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David Sedaris, Cadogan Hall | reviews, news & interviews

David Sedaris, Cadogan Hall

David Sedaris, Cadogan Hall

Essayist and raconteur tells richly comic tales

David Sedaris is a Radio 4 hit, but some of his diary entries would be unbroadcastable

If such a thing were to exist, then American essayist, humorist and raconteur David Sedaris would be a Radio 4 superstar. His broadcasts on the channel receive hit numbers and are repeated regularly, and he's a permanent fixture on those parts of the literary festival circuit that its listeners flock to.

He's now touring the UK and it's sure to sell out, but it was interesting to see that his audience at Cadogan Hall was far more diverse than the channel's supposed typical listener – white, middle-class and 56 - might suggest.

An Evening With David Sedaris is a series of readings taken from his extensive oeuvre of books, essays, articles and diaries, and, as an American who now lives in Sussex, Sedaris is ideally placed to be an affectionate commentator on the foibles of those on both sides of the Atlantic. It's filled with his sly humour and there's just enough acid in his barbs to cut through what may at first appear gentle observations, delivered in his easy-on-the-ear lispy drawl. And besides, he's often the target for those acerbic asides.

Some of the exchanges with his fans seem too good to be true, but who cares when the jokes are this good?

Standing at a lectern and reading from his work – rather than memorising the material, or extemporising – Sedaris begins with an excerpt from his latest book, Let's Explore Diabetes With Owls, which is a collection of dramatic monologues he wrote for American high-school students. The one he chooses, Think Differenter, like all Sedaris's work, riffs on all manner of things, from the mentally impaired being able to buy guns in some American states, to the shortcomings of our memories and the annoying phrases that people use, such “I'll never forget when...” (which leads to a nice callback later).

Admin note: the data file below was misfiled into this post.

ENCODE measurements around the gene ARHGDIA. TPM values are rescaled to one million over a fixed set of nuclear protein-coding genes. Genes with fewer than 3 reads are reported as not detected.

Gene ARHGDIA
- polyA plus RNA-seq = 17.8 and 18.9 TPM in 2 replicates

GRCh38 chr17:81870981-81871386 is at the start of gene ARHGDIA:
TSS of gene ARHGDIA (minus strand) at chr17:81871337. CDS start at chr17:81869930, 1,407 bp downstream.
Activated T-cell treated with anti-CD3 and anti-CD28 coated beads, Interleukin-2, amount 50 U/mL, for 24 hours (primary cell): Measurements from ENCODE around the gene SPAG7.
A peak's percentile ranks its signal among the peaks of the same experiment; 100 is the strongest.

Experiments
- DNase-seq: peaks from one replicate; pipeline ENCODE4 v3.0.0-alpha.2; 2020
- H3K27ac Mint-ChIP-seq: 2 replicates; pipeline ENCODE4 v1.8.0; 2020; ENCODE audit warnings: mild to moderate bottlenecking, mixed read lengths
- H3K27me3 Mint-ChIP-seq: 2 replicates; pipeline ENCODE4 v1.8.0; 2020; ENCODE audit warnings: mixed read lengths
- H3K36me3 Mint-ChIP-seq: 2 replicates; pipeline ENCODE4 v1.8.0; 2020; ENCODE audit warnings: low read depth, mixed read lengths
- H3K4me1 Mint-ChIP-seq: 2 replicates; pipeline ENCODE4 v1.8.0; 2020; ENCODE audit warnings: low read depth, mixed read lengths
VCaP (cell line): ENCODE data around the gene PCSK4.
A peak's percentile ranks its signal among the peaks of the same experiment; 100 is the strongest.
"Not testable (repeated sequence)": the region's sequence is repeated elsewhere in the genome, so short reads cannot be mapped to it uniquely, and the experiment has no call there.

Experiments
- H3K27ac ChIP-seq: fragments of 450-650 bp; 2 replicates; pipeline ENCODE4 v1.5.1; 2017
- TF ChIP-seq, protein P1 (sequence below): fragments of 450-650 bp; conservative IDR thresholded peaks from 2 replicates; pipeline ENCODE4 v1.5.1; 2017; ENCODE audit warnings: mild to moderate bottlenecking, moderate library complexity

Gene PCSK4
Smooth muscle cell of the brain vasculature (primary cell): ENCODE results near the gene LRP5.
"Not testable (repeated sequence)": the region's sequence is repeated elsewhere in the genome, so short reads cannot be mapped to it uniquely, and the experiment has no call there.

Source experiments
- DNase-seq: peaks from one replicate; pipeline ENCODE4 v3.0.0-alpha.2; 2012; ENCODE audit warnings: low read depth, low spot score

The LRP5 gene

Arabesque is a travelogue about his trip to the United Arab Emirates with an old girlfriend and Hugh, his partner of 23 years. In it Sedaris neatly – and very comically - describes how their liberal attitudes quickly abut those of their Muslim driver, and the American is refreshingly un-PC in his descriptions of their responses to what they see as his blinkered views. Company Man, meanwhile, which he wrote for The New Yorker, is a touching memoir of his family, masquerading as a simple story about having people to stay at his home.

But it's the last section of the show that's the funniest, as Sedaris reads from his diaries. I've no doubt that - as he describes with his journalistic work, which he edits several times before filing to an editor - he rewrites the events of his life. Some of the exchanges with his fans seem just too good to be true, but who cares when the jokes are this good? The subjects – including his leaking penis, which talks (“I'll make you regret you ever heard of khaki”), the worryingly weird way some parents threaten their children and a wonderfully filthy story about old people having sex – would never, ever be broadcast on Radio 4. And more's the pity.

Sedaris does a short Q&A and last night it threw up some interesting exchanges. The pace of the 90-minute show could be more varied – interspersing the long readings with the hilarious diary entries rather than delivering them all in one segment, for example – but this is a charming evening that ends on a very high note.

  • David Sedaris is at Cadogan Hall until 31 March, then touring until 12 April
Sedaris neatly describes how their liberal attitudes quickly abut those of their Muslim driver


Editor Rating: 
Average: 4 (1 vote)

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